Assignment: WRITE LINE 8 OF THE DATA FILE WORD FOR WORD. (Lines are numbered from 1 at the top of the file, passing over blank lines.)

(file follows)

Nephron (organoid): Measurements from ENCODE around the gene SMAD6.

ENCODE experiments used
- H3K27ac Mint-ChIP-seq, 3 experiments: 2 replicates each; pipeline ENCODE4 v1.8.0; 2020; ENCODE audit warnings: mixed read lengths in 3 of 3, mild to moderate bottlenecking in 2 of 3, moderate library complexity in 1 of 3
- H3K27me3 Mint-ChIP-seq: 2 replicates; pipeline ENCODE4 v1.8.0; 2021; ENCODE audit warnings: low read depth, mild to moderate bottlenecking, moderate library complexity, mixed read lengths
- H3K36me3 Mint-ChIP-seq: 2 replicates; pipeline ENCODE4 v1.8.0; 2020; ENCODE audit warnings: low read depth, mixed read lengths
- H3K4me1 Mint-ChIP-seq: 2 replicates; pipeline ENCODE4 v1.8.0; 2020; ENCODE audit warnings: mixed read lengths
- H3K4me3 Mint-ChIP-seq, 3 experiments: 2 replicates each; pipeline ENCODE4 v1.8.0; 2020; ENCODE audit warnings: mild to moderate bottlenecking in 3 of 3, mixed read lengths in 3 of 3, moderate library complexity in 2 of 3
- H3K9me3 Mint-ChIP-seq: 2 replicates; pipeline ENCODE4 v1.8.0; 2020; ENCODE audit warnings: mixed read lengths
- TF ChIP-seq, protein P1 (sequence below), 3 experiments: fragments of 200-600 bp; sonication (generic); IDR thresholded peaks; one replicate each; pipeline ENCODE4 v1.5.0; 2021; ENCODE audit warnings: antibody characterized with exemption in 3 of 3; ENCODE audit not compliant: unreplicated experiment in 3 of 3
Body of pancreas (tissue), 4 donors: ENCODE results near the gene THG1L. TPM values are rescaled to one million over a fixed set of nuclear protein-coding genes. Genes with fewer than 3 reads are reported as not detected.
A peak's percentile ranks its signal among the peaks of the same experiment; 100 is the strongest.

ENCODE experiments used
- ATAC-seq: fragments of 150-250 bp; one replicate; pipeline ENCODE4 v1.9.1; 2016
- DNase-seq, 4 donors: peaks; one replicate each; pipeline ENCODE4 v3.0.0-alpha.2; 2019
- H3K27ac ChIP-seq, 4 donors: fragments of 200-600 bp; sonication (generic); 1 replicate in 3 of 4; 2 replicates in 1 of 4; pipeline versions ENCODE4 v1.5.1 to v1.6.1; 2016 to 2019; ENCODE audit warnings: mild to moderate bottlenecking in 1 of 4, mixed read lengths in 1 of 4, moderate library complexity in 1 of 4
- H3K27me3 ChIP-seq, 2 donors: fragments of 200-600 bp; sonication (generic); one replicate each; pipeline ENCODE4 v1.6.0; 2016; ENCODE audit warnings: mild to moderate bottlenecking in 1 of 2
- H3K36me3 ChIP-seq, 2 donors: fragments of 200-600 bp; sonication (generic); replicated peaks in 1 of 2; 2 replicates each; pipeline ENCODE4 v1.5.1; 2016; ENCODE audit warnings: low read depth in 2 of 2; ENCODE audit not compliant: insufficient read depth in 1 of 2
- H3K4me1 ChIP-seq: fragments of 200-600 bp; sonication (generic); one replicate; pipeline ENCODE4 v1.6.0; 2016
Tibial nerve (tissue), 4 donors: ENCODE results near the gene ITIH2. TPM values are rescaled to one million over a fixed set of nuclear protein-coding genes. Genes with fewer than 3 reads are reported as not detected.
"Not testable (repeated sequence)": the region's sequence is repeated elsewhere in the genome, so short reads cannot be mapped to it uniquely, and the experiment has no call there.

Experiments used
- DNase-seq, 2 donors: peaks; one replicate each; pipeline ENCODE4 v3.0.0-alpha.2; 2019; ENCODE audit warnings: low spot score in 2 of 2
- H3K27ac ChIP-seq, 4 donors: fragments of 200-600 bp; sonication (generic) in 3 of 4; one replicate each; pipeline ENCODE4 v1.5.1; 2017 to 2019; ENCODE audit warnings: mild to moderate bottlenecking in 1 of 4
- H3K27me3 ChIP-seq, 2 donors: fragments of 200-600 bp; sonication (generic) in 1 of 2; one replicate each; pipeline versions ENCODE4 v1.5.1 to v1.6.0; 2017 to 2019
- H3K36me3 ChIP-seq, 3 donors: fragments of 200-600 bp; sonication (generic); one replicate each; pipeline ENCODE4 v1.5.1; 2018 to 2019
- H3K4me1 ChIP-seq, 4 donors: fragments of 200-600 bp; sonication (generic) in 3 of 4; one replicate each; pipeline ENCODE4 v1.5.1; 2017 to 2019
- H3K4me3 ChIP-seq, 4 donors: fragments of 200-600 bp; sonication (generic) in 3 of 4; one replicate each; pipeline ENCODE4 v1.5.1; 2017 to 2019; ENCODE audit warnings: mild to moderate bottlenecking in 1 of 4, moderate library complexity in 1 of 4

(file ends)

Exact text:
- H3K9me3 Mint-ChIP-seq: 2 replicates; pipeline ENCODE4 v1.8.0; 2020; ENCODE audit warnings: mixed read lengths